• Plants can be genetically modified to be more nutritious. True:  One common example of this is Golden Rice. Golden Rice has been created with beta-carotene, which is the precursor to vitamin A. In many parts of the world, children suffer from lack of vitamin A. This rice, which is a very common food crop and is already accepted in these parts of the world, can help provide a much needed nutrient through little to no difference in diet for these young children.
  • What is the most grown small grain in Iowa? Oats:  Though oats are not our most common crop in Iowa (those are corn and soybeans), it is our most common small grain. Small grains are defined as a cereal crop with relatively small kernels or small plant size. Other small grains include wheat, barley, rye, and rice.
  • Can avian flu spread to humans that eat poultry? No:  “The majority of human cases of A(H5N1) and A(H7N9) infection have been associated with direct or indirect contact with infected live or dead poultry. There is no evidence that the disease can be spread to people through properly cooked food.” – World Health Organization. While the virus is infectious among birds, most strains do not affect humans. Only a few strains have that capability, and are obtained through contact with the live or dead poultry.
  • Most corn grown in the U.S. is: Dent Corn:  In Iowa, 99% of the corn grown is dent corn. The remaining 1% is split between sweet corn, popcorn, and decorative or Indian corn. The main difference in dent corn, or field corn as it is commonly called, and sweet corn and popcorn is the amount of starches in the seed. Dent corn has a high starch content, that when dried, creates a dent in the kernel. Sweet corn has a higher sugar content, which makes it more palatable and easy to eat. Popcorn has a harder endosperm and a smaller kernel, with a tough seed coat.
  • Agronomist: Agronomy is one of the many fields people can go into in agriculture. Agronomy is the study of crops, soils, and weeds. These scientists generally work for grain cooperatives and help farmers identify problems in their crop and work to help them remedy those issues. Agronomists look for plant diseases, nutrient deficiencies and toxicities, insect pests, weed management, soil quality, and also things like conservation.
  • George Washington Carver: Though George Washington Carver is not a native Iowan, we still claim him! Carver was a botanist, artist, and musician. He first attended Simpson College in Indianola for art and music, before transferring to Iowa State Agricultural College to study botany. Carver famously went on to Tuskegee University and studied uses for peanuts. As peanuts are a legume and beneficial to soil quality, especially in the south where cotton can tax the soil greatly, Carver wanted to create incentives for farmers to grow peanuts. Therefore, he created the market so others would grow the product, resulting in a higher soil quality. How neat is that?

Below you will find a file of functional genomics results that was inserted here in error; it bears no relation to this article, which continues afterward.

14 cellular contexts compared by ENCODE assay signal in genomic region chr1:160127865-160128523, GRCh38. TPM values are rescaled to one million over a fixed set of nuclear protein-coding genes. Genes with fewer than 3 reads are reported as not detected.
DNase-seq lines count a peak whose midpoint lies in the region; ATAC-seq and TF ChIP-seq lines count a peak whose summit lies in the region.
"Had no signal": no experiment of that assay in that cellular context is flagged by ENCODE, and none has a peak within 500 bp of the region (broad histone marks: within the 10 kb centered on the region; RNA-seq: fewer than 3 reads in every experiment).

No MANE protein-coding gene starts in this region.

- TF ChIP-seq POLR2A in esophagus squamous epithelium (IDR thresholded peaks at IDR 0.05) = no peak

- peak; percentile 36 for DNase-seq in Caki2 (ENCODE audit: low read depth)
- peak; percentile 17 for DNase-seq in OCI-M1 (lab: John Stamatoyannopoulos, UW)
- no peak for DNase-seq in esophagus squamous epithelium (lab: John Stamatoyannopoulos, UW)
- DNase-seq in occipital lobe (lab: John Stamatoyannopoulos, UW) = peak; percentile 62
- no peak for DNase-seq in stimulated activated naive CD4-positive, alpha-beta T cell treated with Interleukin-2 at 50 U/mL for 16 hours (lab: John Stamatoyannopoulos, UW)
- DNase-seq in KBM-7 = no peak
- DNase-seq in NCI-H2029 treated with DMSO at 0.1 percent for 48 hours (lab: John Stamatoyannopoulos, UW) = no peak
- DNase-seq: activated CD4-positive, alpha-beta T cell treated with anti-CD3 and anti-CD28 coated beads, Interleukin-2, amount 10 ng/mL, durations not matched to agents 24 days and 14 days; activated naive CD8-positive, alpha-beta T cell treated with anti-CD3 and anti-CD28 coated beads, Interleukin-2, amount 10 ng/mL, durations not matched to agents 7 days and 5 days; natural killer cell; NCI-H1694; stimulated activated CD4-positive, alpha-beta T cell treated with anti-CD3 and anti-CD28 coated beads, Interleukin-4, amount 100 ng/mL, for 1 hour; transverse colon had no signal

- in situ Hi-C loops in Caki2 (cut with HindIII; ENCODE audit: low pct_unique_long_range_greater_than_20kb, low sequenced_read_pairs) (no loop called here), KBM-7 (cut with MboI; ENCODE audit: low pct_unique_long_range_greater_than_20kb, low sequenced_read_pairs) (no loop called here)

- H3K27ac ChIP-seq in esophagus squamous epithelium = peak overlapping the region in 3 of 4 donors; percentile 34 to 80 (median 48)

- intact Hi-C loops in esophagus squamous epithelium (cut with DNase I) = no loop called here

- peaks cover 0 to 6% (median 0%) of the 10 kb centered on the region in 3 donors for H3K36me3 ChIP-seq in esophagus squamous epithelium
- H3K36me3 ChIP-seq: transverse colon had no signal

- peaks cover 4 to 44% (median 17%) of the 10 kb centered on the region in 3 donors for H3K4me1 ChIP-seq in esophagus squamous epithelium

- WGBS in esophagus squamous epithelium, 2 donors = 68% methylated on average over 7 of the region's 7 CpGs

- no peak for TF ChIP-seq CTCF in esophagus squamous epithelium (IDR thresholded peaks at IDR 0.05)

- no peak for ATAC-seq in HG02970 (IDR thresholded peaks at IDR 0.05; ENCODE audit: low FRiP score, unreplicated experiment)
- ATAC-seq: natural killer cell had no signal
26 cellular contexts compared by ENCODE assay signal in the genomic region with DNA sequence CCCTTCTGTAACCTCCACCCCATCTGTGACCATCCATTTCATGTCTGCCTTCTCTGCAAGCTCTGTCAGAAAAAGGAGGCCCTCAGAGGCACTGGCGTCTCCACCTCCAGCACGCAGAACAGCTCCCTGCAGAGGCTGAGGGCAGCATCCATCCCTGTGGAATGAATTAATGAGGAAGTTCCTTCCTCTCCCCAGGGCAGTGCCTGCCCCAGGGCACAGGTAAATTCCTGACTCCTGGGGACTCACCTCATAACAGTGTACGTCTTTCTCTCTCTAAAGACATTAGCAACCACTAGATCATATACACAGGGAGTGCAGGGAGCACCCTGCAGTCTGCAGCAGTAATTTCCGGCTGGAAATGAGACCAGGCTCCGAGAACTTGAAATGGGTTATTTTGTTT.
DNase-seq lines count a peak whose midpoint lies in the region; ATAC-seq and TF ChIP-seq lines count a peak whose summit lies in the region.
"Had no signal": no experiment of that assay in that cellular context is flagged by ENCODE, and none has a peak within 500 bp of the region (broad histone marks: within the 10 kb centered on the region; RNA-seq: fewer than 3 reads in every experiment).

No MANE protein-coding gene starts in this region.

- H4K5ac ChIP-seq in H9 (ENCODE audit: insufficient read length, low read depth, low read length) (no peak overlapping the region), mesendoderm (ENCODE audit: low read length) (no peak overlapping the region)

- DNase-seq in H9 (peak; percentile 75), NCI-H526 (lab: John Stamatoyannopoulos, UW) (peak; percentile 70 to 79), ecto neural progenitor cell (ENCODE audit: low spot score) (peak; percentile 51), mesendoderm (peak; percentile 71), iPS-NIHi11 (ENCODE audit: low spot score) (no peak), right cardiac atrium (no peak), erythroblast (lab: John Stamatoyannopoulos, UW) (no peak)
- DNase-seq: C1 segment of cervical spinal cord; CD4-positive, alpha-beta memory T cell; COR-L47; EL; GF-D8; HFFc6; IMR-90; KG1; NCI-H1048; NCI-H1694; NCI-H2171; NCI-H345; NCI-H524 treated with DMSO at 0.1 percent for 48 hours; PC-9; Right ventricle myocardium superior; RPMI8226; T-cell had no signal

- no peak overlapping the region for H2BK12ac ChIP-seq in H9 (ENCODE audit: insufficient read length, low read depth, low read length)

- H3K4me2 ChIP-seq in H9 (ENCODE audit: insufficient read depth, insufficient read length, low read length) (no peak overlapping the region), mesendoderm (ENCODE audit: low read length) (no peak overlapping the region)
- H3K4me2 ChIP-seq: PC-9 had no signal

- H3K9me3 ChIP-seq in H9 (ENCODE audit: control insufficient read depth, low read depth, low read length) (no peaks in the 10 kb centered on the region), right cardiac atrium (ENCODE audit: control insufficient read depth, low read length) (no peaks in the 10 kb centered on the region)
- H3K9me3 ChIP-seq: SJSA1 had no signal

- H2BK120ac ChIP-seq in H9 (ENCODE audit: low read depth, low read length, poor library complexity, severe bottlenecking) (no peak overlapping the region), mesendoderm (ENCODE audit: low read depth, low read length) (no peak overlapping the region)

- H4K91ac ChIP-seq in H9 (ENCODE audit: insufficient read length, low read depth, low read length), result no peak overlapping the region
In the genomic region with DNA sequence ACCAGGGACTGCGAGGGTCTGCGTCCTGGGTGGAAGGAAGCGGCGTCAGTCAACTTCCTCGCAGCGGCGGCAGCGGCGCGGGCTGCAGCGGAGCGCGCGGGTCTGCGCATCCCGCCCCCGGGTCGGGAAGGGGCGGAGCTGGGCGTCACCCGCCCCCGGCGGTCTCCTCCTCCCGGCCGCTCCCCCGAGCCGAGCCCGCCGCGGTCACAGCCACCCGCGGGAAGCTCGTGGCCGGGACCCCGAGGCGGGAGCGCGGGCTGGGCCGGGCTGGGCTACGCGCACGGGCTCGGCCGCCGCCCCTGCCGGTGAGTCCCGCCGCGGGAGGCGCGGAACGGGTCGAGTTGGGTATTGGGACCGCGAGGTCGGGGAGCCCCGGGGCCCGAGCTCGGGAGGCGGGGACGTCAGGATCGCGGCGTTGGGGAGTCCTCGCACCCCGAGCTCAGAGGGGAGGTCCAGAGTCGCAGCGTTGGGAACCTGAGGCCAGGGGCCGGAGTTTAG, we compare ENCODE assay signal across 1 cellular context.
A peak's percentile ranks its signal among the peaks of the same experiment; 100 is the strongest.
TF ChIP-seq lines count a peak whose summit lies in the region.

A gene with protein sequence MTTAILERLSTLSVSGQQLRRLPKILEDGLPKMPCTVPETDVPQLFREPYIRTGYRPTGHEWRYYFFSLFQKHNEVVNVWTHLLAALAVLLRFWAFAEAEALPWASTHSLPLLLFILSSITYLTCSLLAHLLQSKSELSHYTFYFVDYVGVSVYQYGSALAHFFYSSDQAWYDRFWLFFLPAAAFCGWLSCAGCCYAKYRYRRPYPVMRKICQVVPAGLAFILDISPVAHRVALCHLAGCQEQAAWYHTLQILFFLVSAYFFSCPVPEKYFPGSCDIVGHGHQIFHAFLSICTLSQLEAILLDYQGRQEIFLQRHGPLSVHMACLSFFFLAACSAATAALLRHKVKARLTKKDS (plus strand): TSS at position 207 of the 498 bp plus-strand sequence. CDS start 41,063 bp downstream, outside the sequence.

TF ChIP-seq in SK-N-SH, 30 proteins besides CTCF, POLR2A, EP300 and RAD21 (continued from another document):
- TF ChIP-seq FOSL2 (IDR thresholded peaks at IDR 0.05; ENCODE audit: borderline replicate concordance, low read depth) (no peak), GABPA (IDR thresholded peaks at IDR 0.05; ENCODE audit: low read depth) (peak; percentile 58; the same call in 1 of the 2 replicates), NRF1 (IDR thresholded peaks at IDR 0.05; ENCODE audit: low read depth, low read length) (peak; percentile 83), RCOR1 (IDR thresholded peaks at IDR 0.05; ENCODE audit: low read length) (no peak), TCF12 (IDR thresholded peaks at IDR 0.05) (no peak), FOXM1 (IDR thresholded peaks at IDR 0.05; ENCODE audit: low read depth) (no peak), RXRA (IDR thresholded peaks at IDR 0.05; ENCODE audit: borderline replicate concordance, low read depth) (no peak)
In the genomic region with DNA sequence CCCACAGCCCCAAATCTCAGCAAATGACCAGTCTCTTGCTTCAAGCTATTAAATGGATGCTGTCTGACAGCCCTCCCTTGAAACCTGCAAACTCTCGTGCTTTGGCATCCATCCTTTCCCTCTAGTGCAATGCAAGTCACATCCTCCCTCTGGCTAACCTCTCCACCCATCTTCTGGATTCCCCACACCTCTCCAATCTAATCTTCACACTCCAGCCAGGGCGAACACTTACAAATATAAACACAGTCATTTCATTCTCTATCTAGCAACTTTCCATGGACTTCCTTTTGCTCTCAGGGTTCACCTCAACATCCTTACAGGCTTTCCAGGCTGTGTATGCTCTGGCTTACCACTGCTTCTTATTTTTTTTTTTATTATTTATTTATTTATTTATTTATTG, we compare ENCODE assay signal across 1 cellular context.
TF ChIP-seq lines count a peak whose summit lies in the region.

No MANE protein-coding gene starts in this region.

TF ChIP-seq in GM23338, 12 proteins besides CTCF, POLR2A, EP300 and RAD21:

• Henry Wallace: The Wallace family has had an immense impact on Iowa. To clarify, this game refers to the youngest famous Wallace, Henry A. Wallace.
  • The first Wallace was also Henry Wallace, but was commonly called “Uncle Henry.” Uncle Henry was in the news industry, and founded the newspaper called Wallaces’ Farmer. This paper is still in production in Des Moines. He found it satisfying to write about common farm issues, and help farmers solve them. He was a well-known and respected member of Iowa’s community. Uncle Henry then left the newspaper to his son, Henry C. Wallace. He attended Iowa State College to learn more of the sciences of agriculture, and eventually was appointed as Secretary of Agriculture under President Harding in 1921. When he was appointed to this position, he left the newspaper to his son, Henry A. Wallace. Henry A. Wallace may be the most famous of all. His learning started at a young age, as he followed his father around Iowa State while he was studying there. There, Henry A. Wallace (or “Young Henry”) met George Washington Carver and enjoyed discussing plant pathology together. Young Henry also attended Iowa State, and became one of the leaders in understanding genetics and hybridization. He then founded the Hi-Bred Corn Company, which later became Pioneer. DuPont Pioneer is still headquartered in Johnston. Young Henry also went on to become Secretary of Agriculture in 1933, then went further to become Vice President under Franklin D. Roosevelt. He also served as Secretary of Commerce, and ran for president in 1948! Henry A. Wallace was named “Most Influential Iowan of the 20 th Century” by the Des Moines Register in 1999. More information on the Wallace family: http://www.iptv.org/iowapathways/mypath.cfm?ounid=ob_000343